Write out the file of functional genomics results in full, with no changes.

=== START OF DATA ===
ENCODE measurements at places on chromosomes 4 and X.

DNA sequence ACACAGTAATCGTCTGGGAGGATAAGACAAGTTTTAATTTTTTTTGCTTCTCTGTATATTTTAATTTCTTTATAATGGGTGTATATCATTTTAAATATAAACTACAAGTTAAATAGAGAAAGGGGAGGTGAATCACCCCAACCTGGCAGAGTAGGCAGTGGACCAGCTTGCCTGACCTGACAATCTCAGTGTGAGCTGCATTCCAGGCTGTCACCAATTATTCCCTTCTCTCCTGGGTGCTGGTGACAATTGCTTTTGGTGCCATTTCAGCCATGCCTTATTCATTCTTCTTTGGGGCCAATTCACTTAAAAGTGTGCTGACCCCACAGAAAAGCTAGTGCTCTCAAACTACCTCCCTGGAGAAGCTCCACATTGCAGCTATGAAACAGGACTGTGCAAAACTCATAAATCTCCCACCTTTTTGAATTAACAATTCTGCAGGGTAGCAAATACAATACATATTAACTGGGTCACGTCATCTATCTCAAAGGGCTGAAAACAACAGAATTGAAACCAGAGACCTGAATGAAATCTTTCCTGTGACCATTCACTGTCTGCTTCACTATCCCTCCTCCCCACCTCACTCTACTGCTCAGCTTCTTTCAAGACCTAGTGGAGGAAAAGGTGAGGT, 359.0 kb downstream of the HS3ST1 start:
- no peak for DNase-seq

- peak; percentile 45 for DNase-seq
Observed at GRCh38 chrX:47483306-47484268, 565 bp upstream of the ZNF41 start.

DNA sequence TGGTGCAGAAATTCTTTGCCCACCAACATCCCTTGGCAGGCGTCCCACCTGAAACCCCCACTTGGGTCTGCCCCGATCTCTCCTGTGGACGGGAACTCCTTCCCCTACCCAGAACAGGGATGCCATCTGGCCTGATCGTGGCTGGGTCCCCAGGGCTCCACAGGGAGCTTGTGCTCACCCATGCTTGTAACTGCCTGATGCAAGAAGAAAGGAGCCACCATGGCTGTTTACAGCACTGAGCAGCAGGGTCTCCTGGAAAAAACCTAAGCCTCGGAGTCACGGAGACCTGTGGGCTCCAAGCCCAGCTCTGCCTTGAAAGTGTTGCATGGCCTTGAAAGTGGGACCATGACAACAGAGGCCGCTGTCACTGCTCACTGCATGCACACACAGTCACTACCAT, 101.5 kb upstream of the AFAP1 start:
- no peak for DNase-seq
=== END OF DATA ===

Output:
ENCODE measurements at places on chromosomes 4 and X.

DNA sequence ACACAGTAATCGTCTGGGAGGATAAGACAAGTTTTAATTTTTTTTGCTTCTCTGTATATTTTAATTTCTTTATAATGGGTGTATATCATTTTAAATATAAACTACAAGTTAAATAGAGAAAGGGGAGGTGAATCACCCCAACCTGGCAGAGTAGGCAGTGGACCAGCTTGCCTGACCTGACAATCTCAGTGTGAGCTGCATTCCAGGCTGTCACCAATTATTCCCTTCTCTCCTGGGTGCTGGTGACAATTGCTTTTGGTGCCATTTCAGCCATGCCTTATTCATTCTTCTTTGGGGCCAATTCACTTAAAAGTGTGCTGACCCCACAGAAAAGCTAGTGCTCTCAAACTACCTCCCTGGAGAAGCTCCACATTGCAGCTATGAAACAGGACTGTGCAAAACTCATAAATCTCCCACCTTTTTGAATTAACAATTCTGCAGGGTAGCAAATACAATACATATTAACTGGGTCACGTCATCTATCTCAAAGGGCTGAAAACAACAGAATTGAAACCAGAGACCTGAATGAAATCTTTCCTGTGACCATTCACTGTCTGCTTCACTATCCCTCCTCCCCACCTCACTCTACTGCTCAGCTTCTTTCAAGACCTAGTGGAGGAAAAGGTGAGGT, 359.0 kb downstream of the HS3ST1 start:
- no peak for DNase-seq

- peak; percentile 45 for DNase-seq
Observed at GRCh38 chrX:47483306-47484268, 565 bp upstream of the ZNF41 start.

DNA sequence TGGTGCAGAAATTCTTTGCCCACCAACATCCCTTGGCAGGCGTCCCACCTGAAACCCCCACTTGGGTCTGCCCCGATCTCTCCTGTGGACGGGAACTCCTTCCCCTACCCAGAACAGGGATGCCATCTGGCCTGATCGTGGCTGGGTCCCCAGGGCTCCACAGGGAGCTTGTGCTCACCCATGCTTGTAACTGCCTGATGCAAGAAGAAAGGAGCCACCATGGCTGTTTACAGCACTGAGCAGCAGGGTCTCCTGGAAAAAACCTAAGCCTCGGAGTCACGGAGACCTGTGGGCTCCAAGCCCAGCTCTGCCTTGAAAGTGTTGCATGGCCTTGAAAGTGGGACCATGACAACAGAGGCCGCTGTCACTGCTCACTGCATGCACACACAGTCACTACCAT, 101.5 kb upstream of the AFAP1 start:
- no peak for DNase-seq